Generously, the authors have placed the entire book online, where it can hopefully help to unwind all the bad philosophical arguments that are hovering thickly in the air. Logical fallacies are timeless and universal, of course, but this book feels especially relevant now, as my country moves cautiously towards implementation of the sorely needed health insurance reform law known as Obamacare, and free market conservatives, corporate lobbyists, Tea Party congressmen and Ayn Rand followers explode in fury.
A musical play about ethical philosophy called A Theory of Justice, loosely inspired by John Rawls's book of the same name, is causing a mild sensation after opening in Oxford and Edinburgh. Written by four Oxford students named Eylon Aslan-Levy, Ramin Sabi, Tommy Peto and Toby Huelin, the musical is apparently a spirited spin through the history of ethics, focusing on the debate between Rawls and Robert Nozick and featuring appearances by Plato, Socrates, Thomas Hobbes, John Locke, Jean-Jacques Rousseau, Ayn Rand, John Stuart Mill, Jeremy Benthan, Mary Wollstonecraft, Emmeline Pankhurst, and Immanuel Kant. A symbolic female figure named "Fairness" (she is singing a duet with Rousseau in the photo on this page) provides an anthropomorphic representation of John Rawls's favorite concept, signalling the fact that these Oxonian playwrights are Rawlsians, or something close.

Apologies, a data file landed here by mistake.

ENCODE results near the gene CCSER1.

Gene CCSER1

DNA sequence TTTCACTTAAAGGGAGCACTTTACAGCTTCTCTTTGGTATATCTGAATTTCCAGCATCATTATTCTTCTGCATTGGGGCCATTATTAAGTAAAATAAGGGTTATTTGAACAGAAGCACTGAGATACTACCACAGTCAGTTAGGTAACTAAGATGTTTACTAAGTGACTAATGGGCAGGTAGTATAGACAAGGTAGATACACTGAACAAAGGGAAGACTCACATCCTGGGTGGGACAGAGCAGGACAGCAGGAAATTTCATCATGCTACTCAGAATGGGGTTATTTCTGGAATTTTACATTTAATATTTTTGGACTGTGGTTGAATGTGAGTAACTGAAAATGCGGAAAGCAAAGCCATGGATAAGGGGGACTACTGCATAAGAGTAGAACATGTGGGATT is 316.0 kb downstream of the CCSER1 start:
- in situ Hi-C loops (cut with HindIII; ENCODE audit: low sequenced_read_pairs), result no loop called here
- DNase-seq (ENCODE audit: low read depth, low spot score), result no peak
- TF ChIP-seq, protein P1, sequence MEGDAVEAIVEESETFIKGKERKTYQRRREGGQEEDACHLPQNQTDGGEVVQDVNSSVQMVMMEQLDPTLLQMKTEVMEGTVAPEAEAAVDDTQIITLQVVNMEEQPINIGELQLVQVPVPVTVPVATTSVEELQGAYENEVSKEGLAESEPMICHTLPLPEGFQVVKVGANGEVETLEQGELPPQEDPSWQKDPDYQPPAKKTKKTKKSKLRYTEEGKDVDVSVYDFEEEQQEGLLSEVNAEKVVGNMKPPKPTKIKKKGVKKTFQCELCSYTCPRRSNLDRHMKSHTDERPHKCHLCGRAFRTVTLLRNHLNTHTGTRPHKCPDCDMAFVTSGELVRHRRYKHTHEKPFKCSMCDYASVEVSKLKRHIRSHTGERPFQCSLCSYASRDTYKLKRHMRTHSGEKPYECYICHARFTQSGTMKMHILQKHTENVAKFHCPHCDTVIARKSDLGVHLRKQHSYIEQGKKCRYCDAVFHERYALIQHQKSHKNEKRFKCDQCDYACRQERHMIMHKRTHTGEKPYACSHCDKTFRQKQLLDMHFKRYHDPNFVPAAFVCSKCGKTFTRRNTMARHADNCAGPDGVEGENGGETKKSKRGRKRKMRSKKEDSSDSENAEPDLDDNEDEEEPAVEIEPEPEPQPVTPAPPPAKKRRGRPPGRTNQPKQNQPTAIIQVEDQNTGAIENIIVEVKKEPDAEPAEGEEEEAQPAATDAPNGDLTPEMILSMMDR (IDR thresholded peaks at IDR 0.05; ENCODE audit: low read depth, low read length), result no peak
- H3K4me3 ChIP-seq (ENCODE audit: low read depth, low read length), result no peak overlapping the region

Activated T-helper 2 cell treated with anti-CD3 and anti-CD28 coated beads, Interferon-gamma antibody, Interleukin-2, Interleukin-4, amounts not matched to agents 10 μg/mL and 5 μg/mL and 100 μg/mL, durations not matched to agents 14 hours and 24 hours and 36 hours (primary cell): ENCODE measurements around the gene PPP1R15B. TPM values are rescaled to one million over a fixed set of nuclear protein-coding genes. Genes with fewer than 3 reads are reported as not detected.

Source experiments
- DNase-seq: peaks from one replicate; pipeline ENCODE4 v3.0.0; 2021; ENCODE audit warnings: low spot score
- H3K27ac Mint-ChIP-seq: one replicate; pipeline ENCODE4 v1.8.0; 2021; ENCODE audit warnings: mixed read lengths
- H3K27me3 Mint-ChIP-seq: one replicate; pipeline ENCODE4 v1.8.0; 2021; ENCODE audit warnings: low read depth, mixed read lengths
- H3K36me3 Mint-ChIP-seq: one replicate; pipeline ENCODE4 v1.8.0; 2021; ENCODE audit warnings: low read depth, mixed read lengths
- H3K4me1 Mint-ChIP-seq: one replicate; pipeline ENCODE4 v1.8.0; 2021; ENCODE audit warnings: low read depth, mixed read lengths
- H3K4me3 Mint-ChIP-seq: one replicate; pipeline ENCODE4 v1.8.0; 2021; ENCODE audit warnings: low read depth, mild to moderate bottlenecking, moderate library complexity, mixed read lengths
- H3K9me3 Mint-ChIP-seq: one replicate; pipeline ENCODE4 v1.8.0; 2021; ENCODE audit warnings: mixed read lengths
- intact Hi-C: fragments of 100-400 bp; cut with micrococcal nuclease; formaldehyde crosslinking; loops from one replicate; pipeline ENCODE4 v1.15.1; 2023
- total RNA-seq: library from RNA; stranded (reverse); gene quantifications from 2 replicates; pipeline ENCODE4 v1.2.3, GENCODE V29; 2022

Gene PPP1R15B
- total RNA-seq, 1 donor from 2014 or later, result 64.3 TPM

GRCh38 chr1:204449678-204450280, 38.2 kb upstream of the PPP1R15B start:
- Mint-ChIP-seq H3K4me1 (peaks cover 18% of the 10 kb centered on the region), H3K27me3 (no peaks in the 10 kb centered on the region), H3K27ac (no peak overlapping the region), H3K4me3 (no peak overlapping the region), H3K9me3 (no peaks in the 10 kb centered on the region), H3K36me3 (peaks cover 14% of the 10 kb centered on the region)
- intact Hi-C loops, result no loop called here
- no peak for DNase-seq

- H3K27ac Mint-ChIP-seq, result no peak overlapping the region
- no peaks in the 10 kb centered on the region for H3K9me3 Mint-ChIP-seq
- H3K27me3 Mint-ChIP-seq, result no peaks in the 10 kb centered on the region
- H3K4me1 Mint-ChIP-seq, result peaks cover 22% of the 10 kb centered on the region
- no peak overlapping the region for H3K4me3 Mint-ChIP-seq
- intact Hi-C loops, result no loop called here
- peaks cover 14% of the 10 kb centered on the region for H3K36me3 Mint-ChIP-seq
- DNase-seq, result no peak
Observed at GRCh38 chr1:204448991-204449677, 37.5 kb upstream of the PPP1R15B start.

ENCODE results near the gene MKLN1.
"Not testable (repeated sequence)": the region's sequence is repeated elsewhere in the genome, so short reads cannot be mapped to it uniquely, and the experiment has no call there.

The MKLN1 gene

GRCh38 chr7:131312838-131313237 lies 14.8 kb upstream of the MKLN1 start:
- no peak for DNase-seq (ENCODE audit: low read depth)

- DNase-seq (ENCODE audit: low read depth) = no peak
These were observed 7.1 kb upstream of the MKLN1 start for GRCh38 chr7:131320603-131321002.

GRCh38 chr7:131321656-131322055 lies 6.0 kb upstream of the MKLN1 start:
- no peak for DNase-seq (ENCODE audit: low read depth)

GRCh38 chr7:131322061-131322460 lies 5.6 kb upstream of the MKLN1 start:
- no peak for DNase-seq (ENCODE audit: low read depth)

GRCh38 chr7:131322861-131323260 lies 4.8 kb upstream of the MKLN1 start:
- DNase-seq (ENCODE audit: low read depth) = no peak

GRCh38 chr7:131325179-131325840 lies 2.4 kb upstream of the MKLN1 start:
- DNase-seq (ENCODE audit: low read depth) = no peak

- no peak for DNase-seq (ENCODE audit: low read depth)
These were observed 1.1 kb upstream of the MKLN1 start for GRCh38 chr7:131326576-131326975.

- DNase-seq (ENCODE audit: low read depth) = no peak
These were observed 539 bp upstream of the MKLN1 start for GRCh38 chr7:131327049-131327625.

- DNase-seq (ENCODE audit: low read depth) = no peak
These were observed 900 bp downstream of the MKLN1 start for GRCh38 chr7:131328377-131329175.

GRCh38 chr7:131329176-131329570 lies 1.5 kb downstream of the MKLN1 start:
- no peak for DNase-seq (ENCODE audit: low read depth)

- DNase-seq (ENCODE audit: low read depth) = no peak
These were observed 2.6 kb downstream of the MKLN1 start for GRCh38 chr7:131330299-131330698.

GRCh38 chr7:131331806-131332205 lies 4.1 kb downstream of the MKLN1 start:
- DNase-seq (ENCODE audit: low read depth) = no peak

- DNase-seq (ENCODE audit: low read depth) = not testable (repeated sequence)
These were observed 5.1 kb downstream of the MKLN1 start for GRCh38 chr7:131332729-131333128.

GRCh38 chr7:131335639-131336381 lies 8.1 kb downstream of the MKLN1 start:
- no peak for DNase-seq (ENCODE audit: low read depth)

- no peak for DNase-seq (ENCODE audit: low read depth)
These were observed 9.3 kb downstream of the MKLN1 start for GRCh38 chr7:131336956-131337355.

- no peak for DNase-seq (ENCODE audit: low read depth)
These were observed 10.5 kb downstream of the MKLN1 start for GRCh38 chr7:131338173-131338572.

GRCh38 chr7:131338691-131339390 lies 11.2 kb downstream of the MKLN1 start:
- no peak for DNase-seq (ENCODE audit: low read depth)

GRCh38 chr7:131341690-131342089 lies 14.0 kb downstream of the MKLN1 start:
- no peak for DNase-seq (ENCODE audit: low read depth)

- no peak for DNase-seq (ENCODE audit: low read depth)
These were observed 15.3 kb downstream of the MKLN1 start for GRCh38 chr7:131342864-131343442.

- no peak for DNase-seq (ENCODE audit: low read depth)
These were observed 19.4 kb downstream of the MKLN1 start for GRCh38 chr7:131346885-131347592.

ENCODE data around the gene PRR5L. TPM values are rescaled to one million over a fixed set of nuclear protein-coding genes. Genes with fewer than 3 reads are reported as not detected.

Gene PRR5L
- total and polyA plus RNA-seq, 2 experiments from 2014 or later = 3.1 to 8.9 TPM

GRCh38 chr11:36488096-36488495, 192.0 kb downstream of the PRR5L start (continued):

If the musical ever plays on Broadway I will surely see it, and until then I'll have to satisfy myself with an interview by Nigel Warburton and a lively review by Glen Newey in London Review of Books, who says this:
This week marks the 40th anniversary of Vice President Spiro Agnew's resignation on October 10, 1973. Strangely, I just checked Twitter and #agnew is not trending.
The morality tale of Spiro Agnew is an incredible story that deserves more attention than it currently gets. I'm honoring the anniversary here by reviewing the three major books that lay out all the facts in fascinating detail, even though all three books are currently out of print. The world may have forgotten Spiro Agnew, though the messy milieu of federal politics that enabled the Agnew affair is still very much with us today.